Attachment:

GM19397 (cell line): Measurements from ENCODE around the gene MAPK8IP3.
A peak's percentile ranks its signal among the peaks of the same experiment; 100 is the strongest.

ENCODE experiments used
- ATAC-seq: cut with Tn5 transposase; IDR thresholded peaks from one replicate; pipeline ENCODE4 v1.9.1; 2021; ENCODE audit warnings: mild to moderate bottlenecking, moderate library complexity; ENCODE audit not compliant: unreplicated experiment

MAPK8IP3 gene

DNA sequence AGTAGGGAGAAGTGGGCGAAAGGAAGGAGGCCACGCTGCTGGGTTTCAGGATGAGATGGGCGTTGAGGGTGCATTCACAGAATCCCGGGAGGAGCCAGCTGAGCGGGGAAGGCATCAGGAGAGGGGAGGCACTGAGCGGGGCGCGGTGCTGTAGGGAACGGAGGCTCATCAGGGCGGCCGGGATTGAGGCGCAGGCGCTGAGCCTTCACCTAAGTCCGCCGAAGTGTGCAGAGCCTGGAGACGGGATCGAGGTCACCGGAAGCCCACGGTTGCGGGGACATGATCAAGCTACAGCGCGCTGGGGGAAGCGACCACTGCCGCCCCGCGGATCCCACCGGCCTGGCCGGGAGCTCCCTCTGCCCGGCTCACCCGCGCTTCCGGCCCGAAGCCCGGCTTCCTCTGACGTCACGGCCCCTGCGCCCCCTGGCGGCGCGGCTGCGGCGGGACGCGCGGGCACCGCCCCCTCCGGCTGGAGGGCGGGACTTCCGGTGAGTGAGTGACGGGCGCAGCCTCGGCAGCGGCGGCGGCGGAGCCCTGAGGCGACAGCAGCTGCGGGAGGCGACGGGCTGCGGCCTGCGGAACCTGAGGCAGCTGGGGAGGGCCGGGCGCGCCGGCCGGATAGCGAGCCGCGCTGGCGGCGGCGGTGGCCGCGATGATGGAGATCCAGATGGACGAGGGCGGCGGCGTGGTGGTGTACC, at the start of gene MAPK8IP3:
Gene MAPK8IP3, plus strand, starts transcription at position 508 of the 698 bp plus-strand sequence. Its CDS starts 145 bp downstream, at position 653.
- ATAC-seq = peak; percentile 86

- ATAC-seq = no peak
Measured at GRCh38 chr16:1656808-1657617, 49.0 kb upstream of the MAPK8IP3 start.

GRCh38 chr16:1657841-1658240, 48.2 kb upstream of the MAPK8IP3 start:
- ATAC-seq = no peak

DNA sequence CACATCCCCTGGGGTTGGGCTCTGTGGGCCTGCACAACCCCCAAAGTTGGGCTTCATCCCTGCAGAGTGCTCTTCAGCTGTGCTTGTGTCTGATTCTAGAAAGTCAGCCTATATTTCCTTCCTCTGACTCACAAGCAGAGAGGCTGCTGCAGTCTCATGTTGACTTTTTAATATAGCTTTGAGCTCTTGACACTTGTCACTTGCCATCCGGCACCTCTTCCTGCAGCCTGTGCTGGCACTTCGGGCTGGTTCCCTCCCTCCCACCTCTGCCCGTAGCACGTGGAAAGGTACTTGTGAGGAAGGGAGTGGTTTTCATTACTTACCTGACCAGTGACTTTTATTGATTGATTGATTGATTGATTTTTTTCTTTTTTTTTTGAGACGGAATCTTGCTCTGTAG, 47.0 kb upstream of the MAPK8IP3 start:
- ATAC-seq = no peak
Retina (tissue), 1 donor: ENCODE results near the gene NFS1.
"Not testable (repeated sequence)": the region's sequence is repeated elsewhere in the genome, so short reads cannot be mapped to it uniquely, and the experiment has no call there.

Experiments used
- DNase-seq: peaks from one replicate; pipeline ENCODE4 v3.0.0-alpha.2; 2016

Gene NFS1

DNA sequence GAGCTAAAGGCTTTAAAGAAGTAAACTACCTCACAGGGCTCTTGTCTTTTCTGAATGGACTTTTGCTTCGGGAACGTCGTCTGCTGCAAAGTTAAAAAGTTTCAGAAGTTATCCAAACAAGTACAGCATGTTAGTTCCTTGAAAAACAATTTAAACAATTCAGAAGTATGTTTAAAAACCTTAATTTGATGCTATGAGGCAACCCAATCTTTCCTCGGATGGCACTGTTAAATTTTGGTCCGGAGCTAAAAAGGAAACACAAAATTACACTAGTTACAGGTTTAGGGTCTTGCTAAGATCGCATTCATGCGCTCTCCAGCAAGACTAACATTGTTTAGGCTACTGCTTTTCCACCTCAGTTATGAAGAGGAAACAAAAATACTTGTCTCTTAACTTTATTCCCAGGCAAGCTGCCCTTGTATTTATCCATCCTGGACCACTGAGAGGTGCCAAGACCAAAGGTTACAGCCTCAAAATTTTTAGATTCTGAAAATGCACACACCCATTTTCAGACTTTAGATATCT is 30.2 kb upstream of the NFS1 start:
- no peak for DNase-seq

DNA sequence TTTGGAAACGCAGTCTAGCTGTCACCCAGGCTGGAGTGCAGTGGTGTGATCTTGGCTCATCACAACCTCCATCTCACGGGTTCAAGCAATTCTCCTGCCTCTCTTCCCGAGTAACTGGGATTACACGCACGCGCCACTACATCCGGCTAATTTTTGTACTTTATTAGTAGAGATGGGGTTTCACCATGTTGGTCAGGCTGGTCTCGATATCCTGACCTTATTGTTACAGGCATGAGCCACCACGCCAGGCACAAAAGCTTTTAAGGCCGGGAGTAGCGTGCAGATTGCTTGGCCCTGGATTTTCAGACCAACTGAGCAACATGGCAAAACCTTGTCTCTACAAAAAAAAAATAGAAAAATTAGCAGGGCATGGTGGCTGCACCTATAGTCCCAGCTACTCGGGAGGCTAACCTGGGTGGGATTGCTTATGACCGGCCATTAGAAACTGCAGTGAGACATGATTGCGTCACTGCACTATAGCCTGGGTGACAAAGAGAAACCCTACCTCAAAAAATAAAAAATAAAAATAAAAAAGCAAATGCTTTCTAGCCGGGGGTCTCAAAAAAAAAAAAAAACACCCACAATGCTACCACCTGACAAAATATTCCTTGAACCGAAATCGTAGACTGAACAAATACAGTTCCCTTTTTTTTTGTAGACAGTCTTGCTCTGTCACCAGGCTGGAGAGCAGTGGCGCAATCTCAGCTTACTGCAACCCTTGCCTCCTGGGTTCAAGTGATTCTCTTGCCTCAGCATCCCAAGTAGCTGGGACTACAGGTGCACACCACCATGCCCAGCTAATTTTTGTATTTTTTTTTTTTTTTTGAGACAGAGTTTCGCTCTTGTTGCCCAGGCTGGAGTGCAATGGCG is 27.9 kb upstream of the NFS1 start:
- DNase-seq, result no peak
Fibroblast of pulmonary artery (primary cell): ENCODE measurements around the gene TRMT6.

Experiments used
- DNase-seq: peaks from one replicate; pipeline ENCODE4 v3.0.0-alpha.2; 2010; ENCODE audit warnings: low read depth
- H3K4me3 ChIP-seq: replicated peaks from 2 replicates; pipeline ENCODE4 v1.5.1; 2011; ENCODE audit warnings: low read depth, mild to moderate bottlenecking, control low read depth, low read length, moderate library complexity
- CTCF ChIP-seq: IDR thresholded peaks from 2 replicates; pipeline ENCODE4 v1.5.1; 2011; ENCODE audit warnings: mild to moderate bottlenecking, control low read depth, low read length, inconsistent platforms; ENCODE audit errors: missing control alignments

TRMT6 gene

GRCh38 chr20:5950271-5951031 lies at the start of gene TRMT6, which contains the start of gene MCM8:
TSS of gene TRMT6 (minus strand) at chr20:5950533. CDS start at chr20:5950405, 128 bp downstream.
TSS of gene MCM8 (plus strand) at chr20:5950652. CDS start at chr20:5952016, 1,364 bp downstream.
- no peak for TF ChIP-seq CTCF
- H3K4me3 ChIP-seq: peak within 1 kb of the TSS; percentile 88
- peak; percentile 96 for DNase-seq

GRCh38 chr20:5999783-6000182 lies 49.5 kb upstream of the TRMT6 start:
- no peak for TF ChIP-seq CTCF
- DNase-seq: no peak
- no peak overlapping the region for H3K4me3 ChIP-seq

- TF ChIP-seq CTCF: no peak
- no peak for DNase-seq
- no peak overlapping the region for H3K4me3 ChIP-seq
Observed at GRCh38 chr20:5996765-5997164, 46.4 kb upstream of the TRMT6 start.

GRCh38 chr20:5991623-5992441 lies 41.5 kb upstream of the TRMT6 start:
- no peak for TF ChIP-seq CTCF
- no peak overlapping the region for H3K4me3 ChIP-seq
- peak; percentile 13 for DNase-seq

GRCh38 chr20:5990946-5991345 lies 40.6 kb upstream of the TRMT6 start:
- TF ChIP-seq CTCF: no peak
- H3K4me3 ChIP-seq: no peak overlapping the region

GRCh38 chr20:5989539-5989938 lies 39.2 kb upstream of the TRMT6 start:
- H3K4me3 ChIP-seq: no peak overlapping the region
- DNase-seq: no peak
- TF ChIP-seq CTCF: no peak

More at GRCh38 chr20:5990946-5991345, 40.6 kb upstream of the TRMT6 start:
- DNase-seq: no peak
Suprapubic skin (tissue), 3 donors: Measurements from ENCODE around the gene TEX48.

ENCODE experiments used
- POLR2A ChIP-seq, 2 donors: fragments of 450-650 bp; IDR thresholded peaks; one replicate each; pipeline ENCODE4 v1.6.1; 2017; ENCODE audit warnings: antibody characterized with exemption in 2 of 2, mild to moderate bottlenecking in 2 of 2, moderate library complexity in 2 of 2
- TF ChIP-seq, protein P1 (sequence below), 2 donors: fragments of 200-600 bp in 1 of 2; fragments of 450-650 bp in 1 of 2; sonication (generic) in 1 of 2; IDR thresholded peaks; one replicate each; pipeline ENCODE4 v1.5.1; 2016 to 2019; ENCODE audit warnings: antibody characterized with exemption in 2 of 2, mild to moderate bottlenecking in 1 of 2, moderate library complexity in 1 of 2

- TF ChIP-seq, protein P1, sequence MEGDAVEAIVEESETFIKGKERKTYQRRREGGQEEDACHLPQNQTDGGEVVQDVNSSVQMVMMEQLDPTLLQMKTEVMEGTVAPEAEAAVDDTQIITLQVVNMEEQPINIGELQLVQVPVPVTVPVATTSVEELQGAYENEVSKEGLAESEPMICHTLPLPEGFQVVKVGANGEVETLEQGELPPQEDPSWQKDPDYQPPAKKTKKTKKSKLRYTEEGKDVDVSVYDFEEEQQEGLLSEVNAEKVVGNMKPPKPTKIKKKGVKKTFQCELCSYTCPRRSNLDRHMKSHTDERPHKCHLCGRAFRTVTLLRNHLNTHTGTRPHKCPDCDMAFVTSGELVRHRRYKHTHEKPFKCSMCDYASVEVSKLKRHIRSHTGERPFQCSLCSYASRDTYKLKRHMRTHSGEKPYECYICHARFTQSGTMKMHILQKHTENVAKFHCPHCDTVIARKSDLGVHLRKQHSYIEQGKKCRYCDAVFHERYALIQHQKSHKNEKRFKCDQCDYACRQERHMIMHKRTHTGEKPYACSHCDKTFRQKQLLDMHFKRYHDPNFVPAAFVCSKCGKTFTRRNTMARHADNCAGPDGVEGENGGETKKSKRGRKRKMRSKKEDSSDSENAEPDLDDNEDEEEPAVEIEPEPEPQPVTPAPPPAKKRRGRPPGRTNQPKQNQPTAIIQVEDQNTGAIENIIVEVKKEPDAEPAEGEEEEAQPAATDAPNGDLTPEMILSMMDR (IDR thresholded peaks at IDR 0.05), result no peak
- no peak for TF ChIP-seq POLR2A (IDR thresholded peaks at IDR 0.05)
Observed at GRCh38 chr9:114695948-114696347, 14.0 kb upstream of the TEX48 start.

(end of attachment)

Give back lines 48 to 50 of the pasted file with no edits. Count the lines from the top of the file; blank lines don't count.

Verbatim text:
GRCh38 chr20:5990946-5991345 lies 40.6 kb upstream of the TRMT6 start:
- TF ChIP-seq CTCF: no peak
- H3K4me3 ChIP-seq: no peak overlapping the region